Scottish Apprenticeship Week
March 2, 2020 by Jamie Hepburn MSP | Category Business, Employment
When I visited Arnold Clark’s training facility in Glasgow recently I couldn’t help but be impressed.
Yes, the facilities are great and the investment in staff is clearly a priority. But what impressed me the most was the enthusiastic group of young female automotive apprentices I met, and the support they were getting both from their employer and each other.
Recognising the automotive industry needs to diversify its workforce, the firm runs the innovative Girls with Skills Modern Apprenticeship programme. Initially launched as a pilot in 2018, it encourages young women to ‘be the game changer’, introducing them to the industry and the benefits of work-based learning.
Already, 13 women have been offered an apprenticeship through the initiative across a range of disciplines including Light Vehicle Technician, Body Shop and Parts and Administration.
The success of Girls with Skills demonstrates what can be achieved when government agencies work in partnership with employers to address long-standing societal challenges.
Fantastic initiatives like Girls with Skills take place up and down the country, helping to address long-standing stereotypes and outdated ideas about work. I would like to see more employers step up to the plate.
It is vital that we challenge stereotypes and work hard to attract people into sectors where they are underrepresented. For businesses and society there is a clear economic imperative, but more importantly there is also a social and moral imperative for inclusion and diversity in the workforce.
Having a diverse workforce leads to greater creativity, innovation and productivity. Diverse organisations are also better able to adapt to changes, with a diversity of perspectives leading to better problem solving. Being more inclusive also builds an employer’s reputation, attracting new staff and customers. Employers really miss out by not tapping into as wide a talent pool as possible.
The Scottish apprenticeship family, which consists of Foundation, Modern and Graduate Apprenticeships, provides accessible work-based learning opportunities for everyone, whatever their background. Apprenticeships demonstrate and promote the benefits work-based learning brings to businesses, individuals and the Scottish economy as a whole.
The theme for Scottish Apprenticeship Week this year is ‘Talent without Limits’, celebrating and raising awareness of diversity. This week – from Shetland to the Borders – apprentices, employers, training providers and everyone with a shared interest in the success of apprenticeships are getting involved.
Right now, there are tens of thousands of apprentices working, learning and earning across Scotland in a huge range of sectors from digital and finance to engineering and early years care. I am pleased to say we are on track to meet our target of 30,000 apprenticeships starts by 2020-21.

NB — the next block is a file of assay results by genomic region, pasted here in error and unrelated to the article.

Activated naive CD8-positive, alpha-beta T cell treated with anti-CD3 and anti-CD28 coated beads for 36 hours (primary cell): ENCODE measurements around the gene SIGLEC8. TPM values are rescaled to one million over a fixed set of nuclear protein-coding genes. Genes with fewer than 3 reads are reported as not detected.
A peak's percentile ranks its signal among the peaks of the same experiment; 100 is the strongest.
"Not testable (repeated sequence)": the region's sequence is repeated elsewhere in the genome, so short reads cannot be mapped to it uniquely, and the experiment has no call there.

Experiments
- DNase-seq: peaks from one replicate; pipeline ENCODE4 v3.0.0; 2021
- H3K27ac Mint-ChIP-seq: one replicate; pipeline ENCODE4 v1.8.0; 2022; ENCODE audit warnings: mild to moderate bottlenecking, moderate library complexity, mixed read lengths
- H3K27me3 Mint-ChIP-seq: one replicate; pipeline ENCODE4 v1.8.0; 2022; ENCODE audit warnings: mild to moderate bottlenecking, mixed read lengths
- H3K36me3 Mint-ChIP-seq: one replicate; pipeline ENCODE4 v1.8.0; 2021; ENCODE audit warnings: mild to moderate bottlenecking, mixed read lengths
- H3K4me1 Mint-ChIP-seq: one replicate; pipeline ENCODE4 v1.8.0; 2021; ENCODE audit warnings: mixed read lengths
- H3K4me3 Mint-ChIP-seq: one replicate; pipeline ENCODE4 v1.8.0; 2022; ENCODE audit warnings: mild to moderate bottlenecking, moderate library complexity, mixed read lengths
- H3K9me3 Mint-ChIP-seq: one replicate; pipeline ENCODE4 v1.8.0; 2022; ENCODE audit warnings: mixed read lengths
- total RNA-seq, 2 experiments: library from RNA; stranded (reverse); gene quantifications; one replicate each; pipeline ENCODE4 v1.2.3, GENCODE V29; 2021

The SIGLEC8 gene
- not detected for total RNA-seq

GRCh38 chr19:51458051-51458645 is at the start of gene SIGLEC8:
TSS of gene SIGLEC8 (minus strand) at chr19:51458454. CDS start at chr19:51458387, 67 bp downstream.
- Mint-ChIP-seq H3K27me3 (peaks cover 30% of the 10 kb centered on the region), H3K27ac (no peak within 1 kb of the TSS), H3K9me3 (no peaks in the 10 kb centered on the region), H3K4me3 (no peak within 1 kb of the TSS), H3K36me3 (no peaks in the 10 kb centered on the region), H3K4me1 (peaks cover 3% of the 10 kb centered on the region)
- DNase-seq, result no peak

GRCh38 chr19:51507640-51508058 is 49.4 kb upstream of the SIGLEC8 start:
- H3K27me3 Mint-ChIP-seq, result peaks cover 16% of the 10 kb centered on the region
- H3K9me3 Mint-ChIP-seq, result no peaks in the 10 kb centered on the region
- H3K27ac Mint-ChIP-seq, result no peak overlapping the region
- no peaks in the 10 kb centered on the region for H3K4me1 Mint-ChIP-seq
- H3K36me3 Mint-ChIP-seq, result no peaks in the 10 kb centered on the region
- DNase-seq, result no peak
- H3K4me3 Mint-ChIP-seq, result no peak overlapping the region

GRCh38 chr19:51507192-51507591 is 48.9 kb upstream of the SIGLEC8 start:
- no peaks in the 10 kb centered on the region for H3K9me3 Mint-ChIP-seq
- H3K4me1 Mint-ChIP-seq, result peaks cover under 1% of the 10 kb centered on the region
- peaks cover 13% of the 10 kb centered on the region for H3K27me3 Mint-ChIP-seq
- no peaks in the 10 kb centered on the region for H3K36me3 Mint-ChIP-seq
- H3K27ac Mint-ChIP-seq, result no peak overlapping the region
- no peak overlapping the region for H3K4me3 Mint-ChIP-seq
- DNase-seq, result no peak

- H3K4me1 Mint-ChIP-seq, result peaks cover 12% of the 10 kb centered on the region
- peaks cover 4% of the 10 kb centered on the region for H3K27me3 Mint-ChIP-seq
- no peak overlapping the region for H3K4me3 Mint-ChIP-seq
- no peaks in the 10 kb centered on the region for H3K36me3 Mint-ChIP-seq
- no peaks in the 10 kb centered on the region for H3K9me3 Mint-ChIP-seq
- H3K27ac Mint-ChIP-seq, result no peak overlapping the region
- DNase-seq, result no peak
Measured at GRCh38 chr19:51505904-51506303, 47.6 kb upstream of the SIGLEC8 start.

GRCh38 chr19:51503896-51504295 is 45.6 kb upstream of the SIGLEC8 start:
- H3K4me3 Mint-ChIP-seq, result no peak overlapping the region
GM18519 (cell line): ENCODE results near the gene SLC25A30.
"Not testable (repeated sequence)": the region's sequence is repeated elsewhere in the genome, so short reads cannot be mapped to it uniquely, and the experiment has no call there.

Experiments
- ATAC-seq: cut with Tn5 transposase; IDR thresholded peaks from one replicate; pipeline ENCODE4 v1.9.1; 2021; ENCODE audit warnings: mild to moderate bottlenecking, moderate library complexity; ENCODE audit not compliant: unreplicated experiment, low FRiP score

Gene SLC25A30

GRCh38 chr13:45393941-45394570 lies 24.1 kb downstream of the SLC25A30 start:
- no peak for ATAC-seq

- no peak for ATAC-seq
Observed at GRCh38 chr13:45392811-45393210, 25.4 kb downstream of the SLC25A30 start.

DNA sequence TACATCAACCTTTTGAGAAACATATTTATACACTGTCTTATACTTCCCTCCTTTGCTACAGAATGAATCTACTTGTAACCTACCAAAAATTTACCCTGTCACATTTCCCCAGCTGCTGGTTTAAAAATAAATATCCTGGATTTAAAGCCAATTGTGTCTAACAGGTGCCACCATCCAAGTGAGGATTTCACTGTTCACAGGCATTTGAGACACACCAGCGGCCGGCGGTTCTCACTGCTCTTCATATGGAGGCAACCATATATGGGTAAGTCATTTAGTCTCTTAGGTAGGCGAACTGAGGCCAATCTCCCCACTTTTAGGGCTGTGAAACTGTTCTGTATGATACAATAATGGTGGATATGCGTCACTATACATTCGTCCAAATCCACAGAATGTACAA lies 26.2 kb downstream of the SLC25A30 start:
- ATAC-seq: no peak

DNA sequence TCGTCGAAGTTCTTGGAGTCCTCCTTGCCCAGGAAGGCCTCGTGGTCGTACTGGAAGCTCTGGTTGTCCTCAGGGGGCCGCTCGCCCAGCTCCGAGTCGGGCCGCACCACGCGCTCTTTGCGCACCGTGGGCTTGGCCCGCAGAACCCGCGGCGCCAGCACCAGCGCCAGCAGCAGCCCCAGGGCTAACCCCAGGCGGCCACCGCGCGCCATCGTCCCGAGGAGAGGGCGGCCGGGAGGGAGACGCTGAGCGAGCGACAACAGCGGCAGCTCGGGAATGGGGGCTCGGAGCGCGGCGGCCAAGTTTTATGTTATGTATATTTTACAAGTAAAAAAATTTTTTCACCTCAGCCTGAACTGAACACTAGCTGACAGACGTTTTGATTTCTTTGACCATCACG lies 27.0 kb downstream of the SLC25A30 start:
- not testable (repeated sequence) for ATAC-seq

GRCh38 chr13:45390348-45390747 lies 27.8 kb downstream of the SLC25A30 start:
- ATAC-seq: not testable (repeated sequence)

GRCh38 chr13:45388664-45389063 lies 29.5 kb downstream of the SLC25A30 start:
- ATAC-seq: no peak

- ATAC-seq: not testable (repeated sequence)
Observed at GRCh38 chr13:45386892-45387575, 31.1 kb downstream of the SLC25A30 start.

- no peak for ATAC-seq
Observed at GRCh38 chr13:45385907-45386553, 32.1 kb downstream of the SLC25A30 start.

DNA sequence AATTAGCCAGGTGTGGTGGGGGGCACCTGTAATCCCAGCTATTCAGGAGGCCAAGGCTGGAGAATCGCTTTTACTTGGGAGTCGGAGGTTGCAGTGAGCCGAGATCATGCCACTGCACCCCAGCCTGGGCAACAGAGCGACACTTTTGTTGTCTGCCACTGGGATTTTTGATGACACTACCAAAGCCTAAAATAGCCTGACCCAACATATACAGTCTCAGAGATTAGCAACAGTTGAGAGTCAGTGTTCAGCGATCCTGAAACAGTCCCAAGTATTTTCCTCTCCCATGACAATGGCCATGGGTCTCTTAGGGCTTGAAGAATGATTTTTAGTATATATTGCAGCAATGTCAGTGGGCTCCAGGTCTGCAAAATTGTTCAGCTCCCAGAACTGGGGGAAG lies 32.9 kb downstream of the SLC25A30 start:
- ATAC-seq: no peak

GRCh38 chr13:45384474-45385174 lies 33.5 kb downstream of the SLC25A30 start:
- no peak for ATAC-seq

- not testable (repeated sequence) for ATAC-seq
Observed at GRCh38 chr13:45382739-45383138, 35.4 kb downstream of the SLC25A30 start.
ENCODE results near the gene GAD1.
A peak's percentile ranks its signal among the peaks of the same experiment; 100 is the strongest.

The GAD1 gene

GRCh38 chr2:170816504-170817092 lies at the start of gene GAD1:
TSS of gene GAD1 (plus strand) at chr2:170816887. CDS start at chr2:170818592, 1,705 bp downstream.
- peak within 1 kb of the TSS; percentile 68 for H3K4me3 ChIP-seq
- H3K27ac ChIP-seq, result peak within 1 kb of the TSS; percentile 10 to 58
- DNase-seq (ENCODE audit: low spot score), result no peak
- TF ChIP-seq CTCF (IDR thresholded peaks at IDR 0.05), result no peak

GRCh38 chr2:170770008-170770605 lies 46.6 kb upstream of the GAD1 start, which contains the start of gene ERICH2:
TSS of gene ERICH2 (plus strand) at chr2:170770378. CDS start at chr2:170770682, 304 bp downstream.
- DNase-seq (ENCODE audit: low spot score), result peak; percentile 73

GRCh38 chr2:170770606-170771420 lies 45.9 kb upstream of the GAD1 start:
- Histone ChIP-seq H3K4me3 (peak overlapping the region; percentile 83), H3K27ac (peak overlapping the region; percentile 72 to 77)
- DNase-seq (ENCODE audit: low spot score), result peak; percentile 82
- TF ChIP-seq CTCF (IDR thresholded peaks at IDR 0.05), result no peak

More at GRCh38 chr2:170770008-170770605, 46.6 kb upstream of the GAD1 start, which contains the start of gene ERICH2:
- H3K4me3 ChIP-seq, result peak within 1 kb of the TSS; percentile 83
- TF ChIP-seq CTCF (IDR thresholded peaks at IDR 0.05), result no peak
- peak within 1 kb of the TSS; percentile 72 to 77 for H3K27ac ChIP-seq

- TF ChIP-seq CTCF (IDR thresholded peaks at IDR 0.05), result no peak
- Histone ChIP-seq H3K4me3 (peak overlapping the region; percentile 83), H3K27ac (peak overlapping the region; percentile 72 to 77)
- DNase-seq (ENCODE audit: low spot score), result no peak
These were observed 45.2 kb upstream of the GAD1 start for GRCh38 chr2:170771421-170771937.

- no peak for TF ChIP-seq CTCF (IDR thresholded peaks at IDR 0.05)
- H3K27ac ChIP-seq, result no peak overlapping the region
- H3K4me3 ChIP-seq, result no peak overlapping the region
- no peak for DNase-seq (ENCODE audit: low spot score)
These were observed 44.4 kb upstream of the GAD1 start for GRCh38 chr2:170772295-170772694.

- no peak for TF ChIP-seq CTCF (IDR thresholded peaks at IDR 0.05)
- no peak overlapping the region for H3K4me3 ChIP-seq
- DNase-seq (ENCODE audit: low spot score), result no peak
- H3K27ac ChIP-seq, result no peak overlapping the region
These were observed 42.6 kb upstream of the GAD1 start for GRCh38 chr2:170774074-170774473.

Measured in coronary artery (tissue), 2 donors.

Skills Development Scotland and Developing Young Workforce Regional Groups are working hand-in-hand with employers to ensure our apprenticeship system is ideally placed to respond to industry demand, by identifying and addressing critical skills gaps, both now and in the future. The continued growth and development of apprenticeships provides more opportunities for people of all ages to undertake work-based learning in occupations that are vital to the Scottish economy.
Although our Modern Apprenticeships have been delivered successfully for a number of years it is increasingly important to ensure that young people also have the opportunity to benefit from work-based learning while they are still at school.
Evidence shows that countries with well-developed apprenticeship systems and with close links to employers and education, have high levels of productivity, low levels of youth unemployment and resilient economies.
The recent launch of Foundation Apprenticeships helps to further strengthen the link between schools and business, meeting the main objective of the Scottish Government’s strategy to bring education and employers closer together.
Foundation Apprenticeships are now available to senior-phase secondary school pupils, providing them with the experience and skills employers demand whilst providing the opportunity to gain qualifications that are recognised by all Scottish colleges and universities. In particular, pupils have reported that Foundation Apprenticeships have helped them build what are known as soft or ‘meta’ skills such as communication and teamwork. These skills are invaluable, whatever career path they choose to follow on leaving school.
Graduate Apprenticeships are extending work-based learning pathways even further. Developed by Skills Development Scotland in partnership with industry and the further and higher education sectors, Graduate Apprenticeships provide a new way to study up to Masters level for people who are currently employed, or who want to go straight into work.
Graduate Apprenticeships by their very nature mean that universities and employers are working even more closely together and employers are increasingly seeing Graduate Apprenticeships as an innovative way to upskill and reskill new and existing staff.
By continuing to widen access to work-based learning and apprenticeships, we are meeting evolving skills demands from businesses, supporting employers to contribute to a fair and inclusive economy and providing pathways for people to fulfil their potential.
With a Scottish apprenticeship there really is no limit to where talent can take you.